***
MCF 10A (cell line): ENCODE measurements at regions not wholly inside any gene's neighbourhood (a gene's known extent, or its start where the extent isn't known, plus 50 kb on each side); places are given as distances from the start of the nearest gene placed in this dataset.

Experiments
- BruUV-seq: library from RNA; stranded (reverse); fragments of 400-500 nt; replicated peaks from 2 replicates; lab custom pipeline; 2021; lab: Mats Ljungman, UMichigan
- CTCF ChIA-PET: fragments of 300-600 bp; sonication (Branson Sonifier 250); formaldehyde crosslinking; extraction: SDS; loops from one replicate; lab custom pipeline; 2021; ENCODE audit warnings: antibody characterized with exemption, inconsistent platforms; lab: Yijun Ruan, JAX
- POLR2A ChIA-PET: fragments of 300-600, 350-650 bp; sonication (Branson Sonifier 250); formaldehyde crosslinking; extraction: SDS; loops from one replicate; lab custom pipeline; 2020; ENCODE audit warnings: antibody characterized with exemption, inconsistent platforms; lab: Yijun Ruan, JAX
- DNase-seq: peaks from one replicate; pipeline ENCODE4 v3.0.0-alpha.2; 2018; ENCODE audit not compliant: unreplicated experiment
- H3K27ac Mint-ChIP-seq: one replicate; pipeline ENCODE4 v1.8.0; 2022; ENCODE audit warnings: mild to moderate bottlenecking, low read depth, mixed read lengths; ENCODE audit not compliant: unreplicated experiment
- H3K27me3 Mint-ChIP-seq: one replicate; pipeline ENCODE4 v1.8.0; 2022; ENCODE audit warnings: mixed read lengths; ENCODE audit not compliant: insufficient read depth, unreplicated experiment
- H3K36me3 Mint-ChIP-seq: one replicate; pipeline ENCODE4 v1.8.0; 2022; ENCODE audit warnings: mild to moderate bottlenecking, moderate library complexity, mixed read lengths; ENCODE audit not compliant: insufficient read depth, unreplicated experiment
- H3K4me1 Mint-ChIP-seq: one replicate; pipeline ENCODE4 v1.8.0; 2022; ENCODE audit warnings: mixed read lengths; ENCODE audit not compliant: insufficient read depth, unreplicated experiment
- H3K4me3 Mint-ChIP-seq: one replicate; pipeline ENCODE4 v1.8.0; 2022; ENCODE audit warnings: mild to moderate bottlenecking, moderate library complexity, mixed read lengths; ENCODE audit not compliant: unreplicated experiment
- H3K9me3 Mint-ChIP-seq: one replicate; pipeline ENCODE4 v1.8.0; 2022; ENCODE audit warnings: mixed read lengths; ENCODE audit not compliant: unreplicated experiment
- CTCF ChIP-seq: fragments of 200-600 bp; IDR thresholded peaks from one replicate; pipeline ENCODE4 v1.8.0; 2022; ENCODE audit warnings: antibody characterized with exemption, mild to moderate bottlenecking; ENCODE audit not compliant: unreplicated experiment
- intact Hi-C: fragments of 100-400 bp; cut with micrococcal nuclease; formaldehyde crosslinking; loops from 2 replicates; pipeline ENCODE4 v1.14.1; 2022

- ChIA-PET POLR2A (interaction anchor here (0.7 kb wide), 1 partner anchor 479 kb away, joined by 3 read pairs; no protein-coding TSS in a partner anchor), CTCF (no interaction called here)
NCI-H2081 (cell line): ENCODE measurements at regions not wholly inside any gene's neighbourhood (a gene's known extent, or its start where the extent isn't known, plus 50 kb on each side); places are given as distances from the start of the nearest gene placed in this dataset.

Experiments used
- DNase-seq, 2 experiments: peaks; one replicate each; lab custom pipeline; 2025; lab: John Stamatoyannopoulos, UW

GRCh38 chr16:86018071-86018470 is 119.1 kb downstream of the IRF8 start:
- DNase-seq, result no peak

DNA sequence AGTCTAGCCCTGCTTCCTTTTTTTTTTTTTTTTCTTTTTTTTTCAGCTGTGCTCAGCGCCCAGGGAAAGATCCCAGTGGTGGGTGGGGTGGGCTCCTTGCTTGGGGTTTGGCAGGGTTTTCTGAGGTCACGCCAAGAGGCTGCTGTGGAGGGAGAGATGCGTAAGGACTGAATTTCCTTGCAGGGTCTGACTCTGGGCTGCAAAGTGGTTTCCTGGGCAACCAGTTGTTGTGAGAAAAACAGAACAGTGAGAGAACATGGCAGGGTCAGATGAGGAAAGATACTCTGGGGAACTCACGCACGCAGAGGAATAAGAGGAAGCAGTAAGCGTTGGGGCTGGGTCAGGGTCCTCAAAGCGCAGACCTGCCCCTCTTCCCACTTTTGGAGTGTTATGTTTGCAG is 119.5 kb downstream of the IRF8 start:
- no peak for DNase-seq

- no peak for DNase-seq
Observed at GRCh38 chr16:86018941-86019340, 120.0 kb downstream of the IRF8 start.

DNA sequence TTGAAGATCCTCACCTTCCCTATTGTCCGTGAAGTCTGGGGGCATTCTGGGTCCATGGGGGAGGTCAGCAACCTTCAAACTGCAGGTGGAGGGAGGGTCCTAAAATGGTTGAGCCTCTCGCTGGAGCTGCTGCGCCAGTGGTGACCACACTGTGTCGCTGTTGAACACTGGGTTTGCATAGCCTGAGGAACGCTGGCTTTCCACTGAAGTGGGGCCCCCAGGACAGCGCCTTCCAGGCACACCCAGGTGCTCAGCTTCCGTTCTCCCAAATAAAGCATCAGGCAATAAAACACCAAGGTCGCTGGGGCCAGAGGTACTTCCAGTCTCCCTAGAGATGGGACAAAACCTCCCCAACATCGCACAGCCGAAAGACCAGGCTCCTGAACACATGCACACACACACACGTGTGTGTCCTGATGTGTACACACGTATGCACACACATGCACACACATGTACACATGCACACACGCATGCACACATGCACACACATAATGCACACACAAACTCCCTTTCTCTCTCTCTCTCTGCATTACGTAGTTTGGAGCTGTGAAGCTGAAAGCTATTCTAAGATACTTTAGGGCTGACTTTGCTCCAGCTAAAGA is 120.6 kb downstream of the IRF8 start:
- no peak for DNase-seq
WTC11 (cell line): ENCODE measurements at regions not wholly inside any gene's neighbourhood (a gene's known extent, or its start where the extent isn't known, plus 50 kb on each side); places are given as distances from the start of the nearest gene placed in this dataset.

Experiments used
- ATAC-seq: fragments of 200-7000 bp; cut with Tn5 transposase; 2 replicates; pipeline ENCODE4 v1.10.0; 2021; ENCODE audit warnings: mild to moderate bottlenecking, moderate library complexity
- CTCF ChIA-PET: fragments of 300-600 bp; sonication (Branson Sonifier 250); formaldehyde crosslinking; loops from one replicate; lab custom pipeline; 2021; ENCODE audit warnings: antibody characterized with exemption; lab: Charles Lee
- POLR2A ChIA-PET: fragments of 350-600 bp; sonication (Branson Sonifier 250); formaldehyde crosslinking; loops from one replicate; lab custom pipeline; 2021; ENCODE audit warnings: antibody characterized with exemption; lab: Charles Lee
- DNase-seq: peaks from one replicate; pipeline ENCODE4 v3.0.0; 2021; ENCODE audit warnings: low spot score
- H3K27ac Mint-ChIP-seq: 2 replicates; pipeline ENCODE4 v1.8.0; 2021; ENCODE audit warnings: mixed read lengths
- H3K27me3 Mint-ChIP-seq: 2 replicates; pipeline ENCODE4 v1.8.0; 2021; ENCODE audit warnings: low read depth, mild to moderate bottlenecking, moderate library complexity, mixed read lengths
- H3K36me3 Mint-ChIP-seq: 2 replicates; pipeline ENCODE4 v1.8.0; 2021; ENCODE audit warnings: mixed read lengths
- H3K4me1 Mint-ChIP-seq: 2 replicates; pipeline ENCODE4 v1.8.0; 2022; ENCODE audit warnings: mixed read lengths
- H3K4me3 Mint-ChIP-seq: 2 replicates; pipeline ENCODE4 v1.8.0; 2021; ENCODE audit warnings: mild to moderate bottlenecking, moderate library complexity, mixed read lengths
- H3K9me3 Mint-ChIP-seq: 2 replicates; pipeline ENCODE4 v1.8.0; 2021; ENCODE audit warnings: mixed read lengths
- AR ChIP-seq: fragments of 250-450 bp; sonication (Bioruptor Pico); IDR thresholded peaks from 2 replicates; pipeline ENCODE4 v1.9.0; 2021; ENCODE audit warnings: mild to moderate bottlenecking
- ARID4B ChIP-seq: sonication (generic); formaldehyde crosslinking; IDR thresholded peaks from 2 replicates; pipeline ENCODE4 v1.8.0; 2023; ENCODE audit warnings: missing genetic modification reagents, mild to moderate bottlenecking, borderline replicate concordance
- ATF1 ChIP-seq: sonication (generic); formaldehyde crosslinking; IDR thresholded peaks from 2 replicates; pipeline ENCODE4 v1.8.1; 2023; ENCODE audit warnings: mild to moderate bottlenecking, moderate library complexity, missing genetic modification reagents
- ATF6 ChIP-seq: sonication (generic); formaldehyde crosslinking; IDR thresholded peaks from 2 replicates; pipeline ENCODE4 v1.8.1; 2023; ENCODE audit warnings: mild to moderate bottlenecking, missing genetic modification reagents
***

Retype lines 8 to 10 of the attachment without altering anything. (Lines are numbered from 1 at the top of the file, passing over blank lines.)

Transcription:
- H3K27me3 Mint-ChIP-seq: one replicate; pipeline ENCODE4 v1.8.0; 2022; ENCODE audit warnings: mixed read lengths; ENCODE audit not compliant: insufficient read depth, unreplicated experiment
- H3K36me3 Mint-ChIP-seq: one replicate; pipeline ENCODE4 v1.8.0; 2022; ENCODE audit warnings: mild to moderate bottlenecking, moderate library complexity, mixed read lengths; ENCODE audit not compliant: insufficient read depth, unreplicated experiment
- H3K4me1 Mint-ChIP-seq: one replicate; pipeline ENCODE4 v1.8.0; 2022; ENCODE audit warnings: mixed read lengths; ENCODE audit not compliant: insufficient read depth, unreplicated experiment